Contingency, Irony, and Solidarity

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Overview

In this book, major American philosopher Richard Rorty argues that thinkers such as Nietzsche, Freud, and Wittgenstein have enabled societies to see themselves as historical contingencies, rather than as expressions of underlying, ahistorical human nature, or as realizations of suprahistorical goals. This ironic perspective on the human condition is valuable but it cannot advance Liberalism's social and political goals. In fact, Rorty believes that it is literature and not philosophy that can do this, by promoting a genuine sense of human solidarity. Specifically, it is novelists such as Orwell and Nabokov who succeed in awakening us to the cruelty of particular social practices and individual attitudes. Thus, a truly liberal culture would fuse the private, individual freedom of the ironic, philosophical perspective with the public project of human solidarity as it is engendered through the insights and sensibilities of great writers. Rorty uses a wide range of references—from philosophy to social theory to literary criticism—to elucidate his beliefs.

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Editorial Reviews

Library Journal
Rorty propounds, and faces squarely the consequences of, a relativistic, non-essentialist view of man and society. For him, attitudes, values, beliefs, and practices are contingent phenomena of a particular time, place, and culture, none of which is inherently better or worse than any other. There is irony in the fact that one can realize this, yet still desire, and work for, ``human solidarity'' and freedom. How these positions can be reconciled is the subject of this important book, not incidental to which are fascinating discussions of Hegel, Heidegger, Habermas, Nietzsche, Nabokov, Freud, Dickens, and Orwell, among others. This is Rorty at his most stimulating, and he emerges as a major political theorist.-- Leon H. Brody, U.S. Office of Personnel Management Lib., Washington, D.C.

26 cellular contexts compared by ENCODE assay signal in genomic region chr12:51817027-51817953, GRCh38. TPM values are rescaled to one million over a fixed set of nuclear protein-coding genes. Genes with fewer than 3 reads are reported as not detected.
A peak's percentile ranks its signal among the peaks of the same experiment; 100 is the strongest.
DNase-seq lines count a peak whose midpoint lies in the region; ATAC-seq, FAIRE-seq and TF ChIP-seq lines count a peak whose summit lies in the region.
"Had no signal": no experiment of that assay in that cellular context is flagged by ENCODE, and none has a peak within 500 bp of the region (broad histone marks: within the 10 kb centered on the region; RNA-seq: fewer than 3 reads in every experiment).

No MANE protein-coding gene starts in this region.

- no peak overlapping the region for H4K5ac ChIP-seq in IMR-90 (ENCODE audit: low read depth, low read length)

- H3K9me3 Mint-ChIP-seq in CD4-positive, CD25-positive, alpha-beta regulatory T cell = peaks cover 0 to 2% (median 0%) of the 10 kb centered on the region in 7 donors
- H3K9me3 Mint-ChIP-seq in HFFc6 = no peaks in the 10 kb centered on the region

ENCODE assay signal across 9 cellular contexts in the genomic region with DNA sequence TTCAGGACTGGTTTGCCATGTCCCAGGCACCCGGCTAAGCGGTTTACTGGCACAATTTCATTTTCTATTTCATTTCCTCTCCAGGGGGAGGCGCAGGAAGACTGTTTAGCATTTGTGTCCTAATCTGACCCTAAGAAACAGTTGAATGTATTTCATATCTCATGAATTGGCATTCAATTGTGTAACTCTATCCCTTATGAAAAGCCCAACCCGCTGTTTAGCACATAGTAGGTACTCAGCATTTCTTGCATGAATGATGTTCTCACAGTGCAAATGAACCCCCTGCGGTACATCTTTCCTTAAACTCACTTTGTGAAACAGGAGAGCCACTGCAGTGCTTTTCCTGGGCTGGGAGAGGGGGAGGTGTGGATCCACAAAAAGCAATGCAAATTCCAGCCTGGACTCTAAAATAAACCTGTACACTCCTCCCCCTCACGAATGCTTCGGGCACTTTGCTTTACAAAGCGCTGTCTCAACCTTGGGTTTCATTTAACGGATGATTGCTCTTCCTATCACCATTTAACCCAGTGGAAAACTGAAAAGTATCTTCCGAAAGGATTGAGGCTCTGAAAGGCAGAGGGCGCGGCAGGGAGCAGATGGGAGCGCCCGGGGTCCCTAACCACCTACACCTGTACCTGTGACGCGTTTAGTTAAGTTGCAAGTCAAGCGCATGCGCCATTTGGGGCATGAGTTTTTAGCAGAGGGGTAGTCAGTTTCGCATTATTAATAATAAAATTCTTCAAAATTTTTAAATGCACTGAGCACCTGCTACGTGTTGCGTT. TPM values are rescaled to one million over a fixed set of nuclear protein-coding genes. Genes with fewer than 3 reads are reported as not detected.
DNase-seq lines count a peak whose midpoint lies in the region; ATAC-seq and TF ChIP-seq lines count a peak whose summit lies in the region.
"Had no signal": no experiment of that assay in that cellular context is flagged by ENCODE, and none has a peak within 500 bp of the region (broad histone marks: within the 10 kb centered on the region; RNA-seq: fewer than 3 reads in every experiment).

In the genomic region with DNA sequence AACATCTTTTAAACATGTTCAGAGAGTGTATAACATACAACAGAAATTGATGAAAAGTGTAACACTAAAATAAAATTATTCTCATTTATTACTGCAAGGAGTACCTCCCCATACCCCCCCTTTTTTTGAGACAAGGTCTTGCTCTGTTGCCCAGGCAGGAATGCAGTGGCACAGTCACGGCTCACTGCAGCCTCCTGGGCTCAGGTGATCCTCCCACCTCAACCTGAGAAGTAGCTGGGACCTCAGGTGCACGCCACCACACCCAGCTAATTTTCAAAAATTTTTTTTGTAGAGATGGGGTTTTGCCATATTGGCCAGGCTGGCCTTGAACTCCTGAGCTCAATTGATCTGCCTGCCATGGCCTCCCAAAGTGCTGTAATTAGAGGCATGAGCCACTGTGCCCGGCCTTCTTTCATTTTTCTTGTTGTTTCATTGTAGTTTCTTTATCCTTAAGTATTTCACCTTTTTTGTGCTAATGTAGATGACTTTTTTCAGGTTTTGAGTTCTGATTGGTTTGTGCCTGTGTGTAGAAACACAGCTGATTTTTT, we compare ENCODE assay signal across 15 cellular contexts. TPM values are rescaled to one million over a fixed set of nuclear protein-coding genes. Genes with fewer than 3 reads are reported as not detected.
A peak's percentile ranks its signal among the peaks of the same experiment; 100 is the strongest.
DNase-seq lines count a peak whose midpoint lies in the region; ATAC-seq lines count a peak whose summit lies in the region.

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Product Details

  • ISBN-13: 9780521367813
  • Publisher: Cambridge University Press
  • Publication date: 2/28/1989
  • Edition description: New Edition
  • Pages: 224
  • Sales rank: 516,566
  • Product dimensions: 5.98 (w) x 8.98 (h) x 0.51 (d)

Table of Contents

Preface; Introduction; Part I. Contingency: 1. The contingency of language; 2. The contingency of selfhood; 3. The contingency of a liberal community; Part II. Ironism and Theory: 4. Private irony and liberal hope; 5. Self-creation and affiliation: Proust, Nietzsche, and Heidegger; 6. From ironist theory to private allusions: Derrida; Part III. Cruelty and Solidarity: 7. The barber of Kasbeam: Nabokov on cruelty; 8. The last intellectual in Europe: Orwell on cruelty; 9. Solidarity; Index of names.

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